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DataFrame.describe(percentiles=[]) still returns 50% percentile. #11866

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dragoljub opened this issue Dec 18, 2015 · 10 comments

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@dragoljub
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@dragoljub dragoljub commented Dec 18, 2015

The DataFrame.describe() method docs seem to indicate that you can pass percentiles=None to not compute any percentiles, however by default it still computes 25%, 50% and 75%. The best I can do is pass an empty list to only compute the 50% percentile. I would think that passing an empty list would return no percentile computations.

Should we allow passing an empty list to not compute any percentiles?

pandas 0.17.1

In [1]: import pandas as pd

In [2]: import numpy as np

In [3]: df = pd.DataFrame(np.random.randn(10,5))

In [4]: df.describe(percentiles=None)
Out[4]:
               0          1          2          3          4          5  
count  10.000000  10.000000  10.000000  10.000000  10.000000  10.000000
mean   -0.116736  -0.160728   0.066763  -0.068867  -0.242050   0.390091
std     0.771704   0.837520   0.875747   0.955985   1.093919   0.923464
min    -1.347786  -1.140541  -1.297533  -1.347824  -2.085290  -0.825807
25%    -0.580527  -0.613640  -0.558291  -0.538433  -0.836046  -0.275567
50%    -0.261526  -0.395307   0.007595  -0.248025   0.000515   0.314278
75%     0.329780   0.154053   0.708768   0.407732   0.366278   1.192338
max     1.285276   1.649528   1.485076   1.697162   1.551388   1.762939

In [15]: df.describe(percentiles=[])
Out[15]:
               0          1          2          3          4          5  
count  10.000000  10.000000  10.000000  10.000000  10.000000  10.000000
mean   -0.116736  -0.160728   0.066763  -0.068867  -0.242050   0.390091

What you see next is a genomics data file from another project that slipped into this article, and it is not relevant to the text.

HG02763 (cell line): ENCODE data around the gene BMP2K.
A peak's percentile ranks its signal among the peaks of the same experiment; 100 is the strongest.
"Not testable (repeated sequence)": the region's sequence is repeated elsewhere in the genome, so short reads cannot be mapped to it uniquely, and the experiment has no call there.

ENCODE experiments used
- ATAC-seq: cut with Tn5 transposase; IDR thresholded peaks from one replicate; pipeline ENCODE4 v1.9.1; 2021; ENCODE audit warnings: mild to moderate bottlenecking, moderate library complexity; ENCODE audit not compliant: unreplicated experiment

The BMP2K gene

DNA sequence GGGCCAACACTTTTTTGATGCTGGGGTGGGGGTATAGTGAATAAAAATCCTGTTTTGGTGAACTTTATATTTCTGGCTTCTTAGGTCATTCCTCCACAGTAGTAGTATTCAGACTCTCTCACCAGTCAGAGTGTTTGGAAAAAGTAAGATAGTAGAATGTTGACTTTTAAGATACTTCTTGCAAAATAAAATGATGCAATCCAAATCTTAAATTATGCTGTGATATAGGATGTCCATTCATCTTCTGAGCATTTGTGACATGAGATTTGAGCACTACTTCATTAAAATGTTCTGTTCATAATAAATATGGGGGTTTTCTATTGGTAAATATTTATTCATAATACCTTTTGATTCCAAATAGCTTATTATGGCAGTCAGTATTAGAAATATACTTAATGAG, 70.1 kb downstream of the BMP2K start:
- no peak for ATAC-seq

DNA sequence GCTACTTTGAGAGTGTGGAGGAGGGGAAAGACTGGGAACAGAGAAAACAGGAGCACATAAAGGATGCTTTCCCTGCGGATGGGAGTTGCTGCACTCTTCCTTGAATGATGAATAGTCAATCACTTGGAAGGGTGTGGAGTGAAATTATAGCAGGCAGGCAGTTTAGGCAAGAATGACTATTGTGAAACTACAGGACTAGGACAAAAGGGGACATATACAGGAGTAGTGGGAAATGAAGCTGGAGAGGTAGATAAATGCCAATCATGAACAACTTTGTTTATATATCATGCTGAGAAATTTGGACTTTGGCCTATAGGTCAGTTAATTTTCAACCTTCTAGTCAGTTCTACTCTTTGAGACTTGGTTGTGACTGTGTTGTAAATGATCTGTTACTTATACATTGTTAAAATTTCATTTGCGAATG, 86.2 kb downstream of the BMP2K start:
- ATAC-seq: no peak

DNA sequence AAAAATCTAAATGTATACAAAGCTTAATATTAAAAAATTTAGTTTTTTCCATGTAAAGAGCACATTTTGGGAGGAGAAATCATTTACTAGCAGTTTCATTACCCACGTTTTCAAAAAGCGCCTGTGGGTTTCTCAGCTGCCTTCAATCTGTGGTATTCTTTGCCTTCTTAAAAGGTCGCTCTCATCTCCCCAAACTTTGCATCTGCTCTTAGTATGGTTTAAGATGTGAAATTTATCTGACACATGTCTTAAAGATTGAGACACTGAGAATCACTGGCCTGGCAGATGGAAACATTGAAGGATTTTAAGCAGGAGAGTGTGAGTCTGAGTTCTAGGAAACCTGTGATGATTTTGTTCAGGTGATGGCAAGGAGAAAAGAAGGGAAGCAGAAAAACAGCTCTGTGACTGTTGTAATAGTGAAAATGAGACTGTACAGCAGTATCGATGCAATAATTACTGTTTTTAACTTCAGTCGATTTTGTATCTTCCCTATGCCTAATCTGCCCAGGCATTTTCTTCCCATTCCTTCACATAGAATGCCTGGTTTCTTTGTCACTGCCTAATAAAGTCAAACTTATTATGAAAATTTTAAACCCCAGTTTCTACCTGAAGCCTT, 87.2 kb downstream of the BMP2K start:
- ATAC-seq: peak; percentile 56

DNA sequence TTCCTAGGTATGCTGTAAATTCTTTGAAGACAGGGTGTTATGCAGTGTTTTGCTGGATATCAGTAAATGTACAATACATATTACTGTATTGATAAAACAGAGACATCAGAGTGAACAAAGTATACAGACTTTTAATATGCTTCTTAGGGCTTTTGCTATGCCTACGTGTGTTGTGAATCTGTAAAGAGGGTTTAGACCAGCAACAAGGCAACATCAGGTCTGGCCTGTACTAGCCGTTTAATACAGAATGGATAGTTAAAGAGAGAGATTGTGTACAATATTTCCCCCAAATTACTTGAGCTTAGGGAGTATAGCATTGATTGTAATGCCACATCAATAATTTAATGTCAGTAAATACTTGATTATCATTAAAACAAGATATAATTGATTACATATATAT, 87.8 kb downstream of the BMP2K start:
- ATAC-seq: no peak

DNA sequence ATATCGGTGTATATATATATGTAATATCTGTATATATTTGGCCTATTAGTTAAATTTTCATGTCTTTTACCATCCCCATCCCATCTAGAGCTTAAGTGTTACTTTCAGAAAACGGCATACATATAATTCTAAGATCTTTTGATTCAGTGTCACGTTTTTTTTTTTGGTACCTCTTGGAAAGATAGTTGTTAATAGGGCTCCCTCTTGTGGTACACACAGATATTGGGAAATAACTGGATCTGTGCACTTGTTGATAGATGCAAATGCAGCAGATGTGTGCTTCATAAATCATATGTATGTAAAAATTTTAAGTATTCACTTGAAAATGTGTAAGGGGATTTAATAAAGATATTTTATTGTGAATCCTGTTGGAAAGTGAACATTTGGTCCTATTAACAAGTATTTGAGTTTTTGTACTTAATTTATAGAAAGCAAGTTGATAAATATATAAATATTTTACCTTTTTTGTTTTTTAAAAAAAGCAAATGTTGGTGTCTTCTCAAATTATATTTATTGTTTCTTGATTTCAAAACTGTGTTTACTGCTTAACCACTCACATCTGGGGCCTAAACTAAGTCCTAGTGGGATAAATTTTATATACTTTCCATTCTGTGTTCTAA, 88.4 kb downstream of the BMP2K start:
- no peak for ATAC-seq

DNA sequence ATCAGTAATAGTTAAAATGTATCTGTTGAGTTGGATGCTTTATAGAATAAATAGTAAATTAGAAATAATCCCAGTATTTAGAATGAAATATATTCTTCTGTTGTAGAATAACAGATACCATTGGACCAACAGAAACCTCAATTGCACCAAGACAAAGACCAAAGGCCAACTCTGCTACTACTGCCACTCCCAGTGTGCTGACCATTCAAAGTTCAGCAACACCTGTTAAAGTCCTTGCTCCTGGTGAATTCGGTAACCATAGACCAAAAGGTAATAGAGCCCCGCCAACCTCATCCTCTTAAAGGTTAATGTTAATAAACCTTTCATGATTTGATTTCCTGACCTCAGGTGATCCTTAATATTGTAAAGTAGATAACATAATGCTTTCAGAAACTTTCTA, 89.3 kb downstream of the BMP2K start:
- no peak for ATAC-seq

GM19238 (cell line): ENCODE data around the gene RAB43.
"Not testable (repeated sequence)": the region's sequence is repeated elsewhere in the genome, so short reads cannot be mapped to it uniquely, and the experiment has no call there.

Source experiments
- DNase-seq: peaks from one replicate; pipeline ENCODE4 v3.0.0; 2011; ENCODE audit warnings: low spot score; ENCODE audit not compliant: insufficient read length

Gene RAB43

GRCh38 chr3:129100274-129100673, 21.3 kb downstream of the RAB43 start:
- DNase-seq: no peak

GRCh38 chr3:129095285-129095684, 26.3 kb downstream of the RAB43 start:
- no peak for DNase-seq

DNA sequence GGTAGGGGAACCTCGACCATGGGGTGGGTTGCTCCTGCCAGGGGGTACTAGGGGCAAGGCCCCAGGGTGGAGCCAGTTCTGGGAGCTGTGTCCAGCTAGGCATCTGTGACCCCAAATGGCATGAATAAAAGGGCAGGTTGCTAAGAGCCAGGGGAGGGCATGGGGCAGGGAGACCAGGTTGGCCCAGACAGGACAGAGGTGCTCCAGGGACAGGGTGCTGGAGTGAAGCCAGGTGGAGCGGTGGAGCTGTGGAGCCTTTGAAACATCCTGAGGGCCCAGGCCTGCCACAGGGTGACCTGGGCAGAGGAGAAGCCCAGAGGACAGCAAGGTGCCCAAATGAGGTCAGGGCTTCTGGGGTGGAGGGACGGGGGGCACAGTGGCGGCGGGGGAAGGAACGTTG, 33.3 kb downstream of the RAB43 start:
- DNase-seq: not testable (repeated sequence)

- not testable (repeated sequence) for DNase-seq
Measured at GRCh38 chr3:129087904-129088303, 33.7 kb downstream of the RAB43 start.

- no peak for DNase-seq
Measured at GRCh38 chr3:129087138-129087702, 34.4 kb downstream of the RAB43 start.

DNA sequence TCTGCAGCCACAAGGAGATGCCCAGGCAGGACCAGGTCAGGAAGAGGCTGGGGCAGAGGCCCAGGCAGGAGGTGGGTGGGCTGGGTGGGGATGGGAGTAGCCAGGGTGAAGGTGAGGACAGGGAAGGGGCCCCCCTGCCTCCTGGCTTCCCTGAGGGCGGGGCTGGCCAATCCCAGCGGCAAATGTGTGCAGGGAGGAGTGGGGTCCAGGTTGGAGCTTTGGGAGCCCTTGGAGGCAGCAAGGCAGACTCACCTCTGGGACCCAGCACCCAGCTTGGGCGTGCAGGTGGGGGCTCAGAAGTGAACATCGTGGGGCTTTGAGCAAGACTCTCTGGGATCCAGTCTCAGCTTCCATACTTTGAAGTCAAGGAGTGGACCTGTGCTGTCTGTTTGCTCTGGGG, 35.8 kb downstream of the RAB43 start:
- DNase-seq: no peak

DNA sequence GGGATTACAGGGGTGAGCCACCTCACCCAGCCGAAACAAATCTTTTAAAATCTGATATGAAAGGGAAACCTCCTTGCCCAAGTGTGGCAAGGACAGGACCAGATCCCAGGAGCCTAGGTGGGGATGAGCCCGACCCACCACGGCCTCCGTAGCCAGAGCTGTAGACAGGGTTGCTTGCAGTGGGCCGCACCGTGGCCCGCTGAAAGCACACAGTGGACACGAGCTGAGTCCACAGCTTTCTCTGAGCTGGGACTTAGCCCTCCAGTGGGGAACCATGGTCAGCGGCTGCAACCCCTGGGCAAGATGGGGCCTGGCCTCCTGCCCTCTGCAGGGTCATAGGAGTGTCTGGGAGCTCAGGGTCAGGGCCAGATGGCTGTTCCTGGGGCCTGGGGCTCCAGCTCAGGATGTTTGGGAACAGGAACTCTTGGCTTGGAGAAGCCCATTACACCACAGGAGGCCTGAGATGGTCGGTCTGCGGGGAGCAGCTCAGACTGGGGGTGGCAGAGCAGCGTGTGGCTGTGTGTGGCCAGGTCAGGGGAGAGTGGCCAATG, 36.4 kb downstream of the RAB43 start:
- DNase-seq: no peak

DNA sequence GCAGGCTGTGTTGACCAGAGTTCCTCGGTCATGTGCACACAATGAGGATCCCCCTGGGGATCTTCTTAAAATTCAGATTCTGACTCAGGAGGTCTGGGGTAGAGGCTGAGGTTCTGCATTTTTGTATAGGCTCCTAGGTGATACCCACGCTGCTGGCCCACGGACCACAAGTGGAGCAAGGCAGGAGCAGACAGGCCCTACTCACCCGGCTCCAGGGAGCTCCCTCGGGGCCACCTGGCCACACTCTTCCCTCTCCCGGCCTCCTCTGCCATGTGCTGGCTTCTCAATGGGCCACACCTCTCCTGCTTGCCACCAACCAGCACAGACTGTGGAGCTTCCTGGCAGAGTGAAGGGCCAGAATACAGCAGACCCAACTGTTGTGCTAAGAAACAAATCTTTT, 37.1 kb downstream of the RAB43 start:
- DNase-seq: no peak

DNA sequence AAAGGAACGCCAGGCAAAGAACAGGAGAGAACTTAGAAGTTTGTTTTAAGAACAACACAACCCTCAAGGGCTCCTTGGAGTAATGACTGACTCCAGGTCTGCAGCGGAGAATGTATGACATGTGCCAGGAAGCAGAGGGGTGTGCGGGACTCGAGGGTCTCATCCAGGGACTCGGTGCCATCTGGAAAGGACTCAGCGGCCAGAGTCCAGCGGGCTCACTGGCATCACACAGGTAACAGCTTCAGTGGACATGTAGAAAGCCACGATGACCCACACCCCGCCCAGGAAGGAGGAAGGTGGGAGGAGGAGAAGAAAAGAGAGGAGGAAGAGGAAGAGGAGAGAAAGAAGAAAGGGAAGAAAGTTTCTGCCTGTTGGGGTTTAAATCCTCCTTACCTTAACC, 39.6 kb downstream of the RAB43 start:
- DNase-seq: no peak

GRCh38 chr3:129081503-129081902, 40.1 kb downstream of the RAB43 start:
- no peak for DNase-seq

std     0.771704   0.837520   0.875747   0.955985   1.093919   0.923464
min    -1.347786  -1.140541  -1.297533  -1.347824  -2.085290  -0.825807
50%    -0.261526  -0.395307   0.007595  -0.248025   0.000515   0.314278
max     1.285276   1.649528   1.485076   1.697162   1.551388   1.762939
@rockg

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@rockg rockg commented Dec 18, 2015

I think the goal here is to return the median which I think is a useful statistic and the code comments here echo that. We can clear up the documentation if that would help. What are you trying to achieve?

@dragoljub

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@dragoljub dragoljub commented Dec 18, 2015

I was just trying to avoid computing any percentiles/median because that often involves sorting which could take some time depending on how many columns of data you are looking at. I suppose the 50%/median makes sense to have in describe as a default. Still I would think that passing an empty list would not compute even the 50%/median.

@jreback

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@jreback jreback commented Dec 18, 2015

median does not involve sorting as its implemented using a skip list

in fact it's just order n (and its in c)

@shoyer

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@shoyer shoyer commented Dec 19, 2015

Yep, there's not much to be gained by dropping percentiles -- every summary operation is O(n).